Correction: This story was corrected to reflect a 4-1 vote by the Selectboard.
Supporters of the proposed Pierson Library and Town Hall Development Project breathed an audible sigh of relief Tuesday night when the Shelburne Selectboard voted to put the project on the November ballot.
The vote was 4-1.
The project, which has been in the works since 2011, is to construct a new and improved library and renovate the historic Town Hall building. The new library would be larger, light-filled, offer more storage, and improve services such as additional computers for public use, according to the building plans.
Vermont Integrated Architecture will design the new building, which architect Andrea Kerz-Murray said will be a “net-zero energy ready building,” meaning that it will run entirely on electricity, and that if solar panels were placed on the roof, the building would not use more energy than it creates.
Kerz-Murray said the life expectancy of the new building will be 50-100 years.
The results of a survey conducted by the Town of Shelburne earlier this year showed that 56.9 percent of Shelburne residents support the project. But at the Tuesday night Selectboard meeting, both supporters and opponents offered opinions on the plan.
“This is the best solution for all of the problems the library has,” said Ruth Hagerman, chair of the Pierson Library board of trustees. “I’m not talking about problems like the roof leaking. If the roof leaks we’d just put a new roof on. The problems that the library has are problems that the library can’t solve in the structure that we’re in. We need more square footage, and we need more footage that is arranged differently, more flexibly, in order to be a library.”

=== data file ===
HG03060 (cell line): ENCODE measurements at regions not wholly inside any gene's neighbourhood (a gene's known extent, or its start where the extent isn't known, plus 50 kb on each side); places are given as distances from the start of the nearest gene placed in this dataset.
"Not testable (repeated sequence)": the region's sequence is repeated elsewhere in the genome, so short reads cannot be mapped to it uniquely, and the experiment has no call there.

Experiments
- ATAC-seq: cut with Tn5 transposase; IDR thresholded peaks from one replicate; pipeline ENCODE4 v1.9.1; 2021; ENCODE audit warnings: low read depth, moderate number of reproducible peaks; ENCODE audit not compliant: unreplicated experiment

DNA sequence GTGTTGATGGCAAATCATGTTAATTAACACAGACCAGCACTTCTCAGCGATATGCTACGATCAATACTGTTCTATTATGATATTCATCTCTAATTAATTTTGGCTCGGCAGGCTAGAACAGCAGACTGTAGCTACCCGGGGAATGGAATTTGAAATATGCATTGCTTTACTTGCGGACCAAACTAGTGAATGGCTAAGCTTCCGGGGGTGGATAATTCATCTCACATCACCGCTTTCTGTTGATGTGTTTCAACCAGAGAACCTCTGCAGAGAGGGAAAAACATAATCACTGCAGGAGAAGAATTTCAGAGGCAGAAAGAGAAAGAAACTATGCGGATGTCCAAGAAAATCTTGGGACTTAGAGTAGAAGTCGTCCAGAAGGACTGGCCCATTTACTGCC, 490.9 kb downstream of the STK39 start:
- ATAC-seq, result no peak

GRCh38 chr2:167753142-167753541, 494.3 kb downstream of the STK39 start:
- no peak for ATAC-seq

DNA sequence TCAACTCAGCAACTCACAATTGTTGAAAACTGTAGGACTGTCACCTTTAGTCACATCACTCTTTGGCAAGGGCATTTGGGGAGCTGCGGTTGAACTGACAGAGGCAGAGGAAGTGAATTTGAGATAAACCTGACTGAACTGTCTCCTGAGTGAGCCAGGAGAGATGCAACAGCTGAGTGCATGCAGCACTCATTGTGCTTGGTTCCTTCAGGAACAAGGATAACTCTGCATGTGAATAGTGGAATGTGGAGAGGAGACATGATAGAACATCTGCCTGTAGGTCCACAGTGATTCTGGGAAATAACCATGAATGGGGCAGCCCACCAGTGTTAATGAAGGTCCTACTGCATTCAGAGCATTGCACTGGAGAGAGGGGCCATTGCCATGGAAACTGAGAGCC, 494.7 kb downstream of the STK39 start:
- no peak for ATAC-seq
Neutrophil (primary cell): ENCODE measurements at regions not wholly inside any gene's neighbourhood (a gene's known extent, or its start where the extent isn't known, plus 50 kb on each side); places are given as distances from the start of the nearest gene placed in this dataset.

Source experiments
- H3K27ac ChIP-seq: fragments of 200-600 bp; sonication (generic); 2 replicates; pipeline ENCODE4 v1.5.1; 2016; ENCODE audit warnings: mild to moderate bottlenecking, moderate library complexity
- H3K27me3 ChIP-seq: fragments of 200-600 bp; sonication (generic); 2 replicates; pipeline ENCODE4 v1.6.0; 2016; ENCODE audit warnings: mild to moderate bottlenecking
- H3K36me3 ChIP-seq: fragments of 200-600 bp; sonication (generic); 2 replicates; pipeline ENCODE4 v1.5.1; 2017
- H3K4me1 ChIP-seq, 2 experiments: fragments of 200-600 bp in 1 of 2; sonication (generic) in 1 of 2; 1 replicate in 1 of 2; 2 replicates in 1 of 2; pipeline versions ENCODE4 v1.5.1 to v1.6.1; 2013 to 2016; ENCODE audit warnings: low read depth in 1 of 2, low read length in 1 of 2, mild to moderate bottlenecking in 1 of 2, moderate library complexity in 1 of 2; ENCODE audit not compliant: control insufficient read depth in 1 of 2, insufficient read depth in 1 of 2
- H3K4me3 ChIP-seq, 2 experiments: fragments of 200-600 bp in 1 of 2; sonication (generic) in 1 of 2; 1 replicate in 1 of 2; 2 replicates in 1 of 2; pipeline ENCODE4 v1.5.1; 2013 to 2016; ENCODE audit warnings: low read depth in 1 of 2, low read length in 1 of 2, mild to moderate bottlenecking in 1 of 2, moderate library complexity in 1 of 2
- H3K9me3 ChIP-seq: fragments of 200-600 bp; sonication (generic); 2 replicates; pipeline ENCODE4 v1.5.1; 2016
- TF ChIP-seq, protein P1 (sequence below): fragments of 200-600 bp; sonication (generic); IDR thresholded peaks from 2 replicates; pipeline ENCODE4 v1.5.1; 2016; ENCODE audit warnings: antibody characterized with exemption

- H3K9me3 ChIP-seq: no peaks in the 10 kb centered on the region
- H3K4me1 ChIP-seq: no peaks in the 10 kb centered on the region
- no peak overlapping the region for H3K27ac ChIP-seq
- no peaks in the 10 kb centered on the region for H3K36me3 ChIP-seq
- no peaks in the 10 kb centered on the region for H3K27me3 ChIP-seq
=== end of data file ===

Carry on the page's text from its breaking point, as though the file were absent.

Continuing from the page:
Several community members and library patrons agreed with Hagerman, speaking passionately about the benefits that the library brings to Shelburne.
But not everyone at the meeting agreed. Several Shelburne residents expressed concern about the high cost of the project, which is currently estimated to be $6,500,000, a price that Selectboard Board Chair Gary von Stange said makes this the largest bond item that Shelburne has ever put on a ballot.
According to a graph presented at the meeting, property taxes would go up around $100 per year for the owner of a $300,000 property, for the years the project is estimated to have the biggest impact on the budget, likely 2020-2021. Several citizens wanted to know more about the fiscal consequences of the new building and urged both the Selectboard and the project committee to look into reducing project costs wherever possible.